The Government on Monday, 8th May 2017, clarified that it is mandatory on the part of employers to extend the benefit enhanced maternity benefit of 26 weeks, as modified by the Maternity Benefit (Amendment) Bill, 2016, to those women workers who were already on maternity leave on the date of enforcement of the Maternity Benefit (Amendment) Act, 2017, that is April 1, 2017.

The Labour Ministry had notified the Maternity Benefit (Amendment) Act, 2017 on March 28, 2017 and the provisions of the Amendment Act have come into force with effect from April 1, 2017, “except those relating to crèche facility [Section 4(1)], which would come into force from July 1, 2017”.

Keeping in view queries received from various quarters, the Ministry had on April 12, 2017 issued certain clarifications on various provisions of Maternity Benefit (Amendment) Act, 2017.

One of the clarifications issued stated that the enhanced maternity benefit, as modified by the Maternity Benefit (Amendment) Bill, 2016, can be extended to women who are already under maternity leave at the time of enforcement of this Amendment Act.

It is now “mandatory” for employers to extend enhanced leave to women already on maternity leave.

Salient Features of the Act:

  1. Maternity leave available to the working women to be increased from 12 weeks to 26 weeks for the first two children.
  2. Maternity leave for children beyond the first two will continue to be 12 weeks.
  3. Maternity leave of 12 weeks to be available to mothers adopting a child below the age of three months as well as to the “commissioning mothers”. The commissioning mother has been defined as biological mother who uses her egg to create an embryo planted in any other woman.
  4. Every establishment with more than 50 employees to provide for crèche facilities for working mothers and such mothers will be permitted to make four visits during working hours to look after and feed the child in the crèche.
  5. The employer may permit a woman to work from home if it is possible to do so.
  6. Every establishment will be required to make these benefits available to the women from the time of her appointment.


While India’s private sector employers lagged behind the government sector and many other countries in terms of providing extended maternity benefits, with the enactment of the Maternity Amendment Act, India has become one of the most progressive countries in terms of providing maternity benefits. The Maternity Amendment Act is definitely a welcome step taken by the Indian Government enabling women to combine their professional and personal roles successfully and to promote equal opportunities and treatment in employment and occupation, without prejudice to health or economic security.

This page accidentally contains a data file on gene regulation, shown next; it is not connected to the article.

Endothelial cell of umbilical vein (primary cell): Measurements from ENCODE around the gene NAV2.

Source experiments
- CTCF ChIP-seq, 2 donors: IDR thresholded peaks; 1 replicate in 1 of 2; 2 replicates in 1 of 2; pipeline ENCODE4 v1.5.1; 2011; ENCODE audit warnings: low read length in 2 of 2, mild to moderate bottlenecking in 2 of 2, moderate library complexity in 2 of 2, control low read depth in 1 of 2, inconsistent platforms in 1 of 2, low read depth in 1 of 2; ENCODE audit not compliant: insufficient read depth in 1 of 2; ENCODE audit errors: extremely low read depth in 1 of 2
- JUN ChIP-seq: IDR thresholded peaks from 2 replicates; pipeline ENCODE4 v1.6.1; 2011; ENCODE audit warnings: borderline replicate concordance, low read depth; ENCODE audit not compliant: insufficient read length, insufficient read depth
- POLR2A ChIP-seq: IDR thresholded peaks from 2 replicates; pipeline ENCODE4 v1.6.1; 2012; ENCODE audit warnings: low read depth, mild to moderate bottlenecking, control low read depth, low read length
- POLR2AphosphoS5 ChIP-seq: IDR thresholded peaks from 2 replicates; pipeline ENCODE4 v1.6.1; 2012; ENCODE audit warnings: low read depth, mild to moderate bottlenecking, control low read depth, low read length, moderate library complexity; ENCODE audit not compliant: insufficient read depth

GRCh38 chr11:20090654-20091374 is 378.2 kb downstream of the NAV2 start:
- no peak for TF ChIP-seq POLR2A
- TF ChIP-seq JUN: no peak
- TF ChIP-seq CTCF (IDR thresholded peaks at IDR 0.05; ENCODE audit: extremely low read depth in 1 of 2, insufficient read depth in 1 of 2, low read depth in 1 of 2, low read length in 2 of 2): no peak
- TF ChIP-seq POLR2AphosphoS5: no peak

Sanchayeeta Das

Legal Associate

The Indian Lawyer


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Real Estate (Regulation and Development) Act, 2016 came into force on May 1, 2016 culminating the eight year long efforts in this regard and setting in motion the process of making necessary operational rules and creation of institutional infrastructure for protecting the interests of consumers and promoting the growth of real estate sector in an environment of trust, confidence, credible transactions and efficient and time bound execution of projects.

Ministry of Housing & Urban Poverty Alleviation had notified 69 of the total 92 sections of the Act. A proposal for a law for Real Estate was first mooted at the National Conference of Housing Ministers of States and Union Territories in January, 2009.

Early setting up of Real Estate Regulatory Authorities with whom all real estate projects have to be registered and Appellate Tribunals for adjudication of disputes is the key for providing early relief and protection to the large number of buyers of properties.

The Act empowers appropriate Governments to designate any officer preferably Secretary of the Department dealing with Housing, as the interim Regulatory Authority until the establishment of Regulatory Authority under the provisions of the Act.

Under the directions of the Minister of Housing & Urban Poverty Alleviation Shri M. Venkaiah Naidu, a Committee chaired by Secretary (HUPA) has already commenced work on formulation of Model Rules under the Act for the benefit of States and UTs so that they could come out with Rules in quick time besides ensuring uniformity across the country.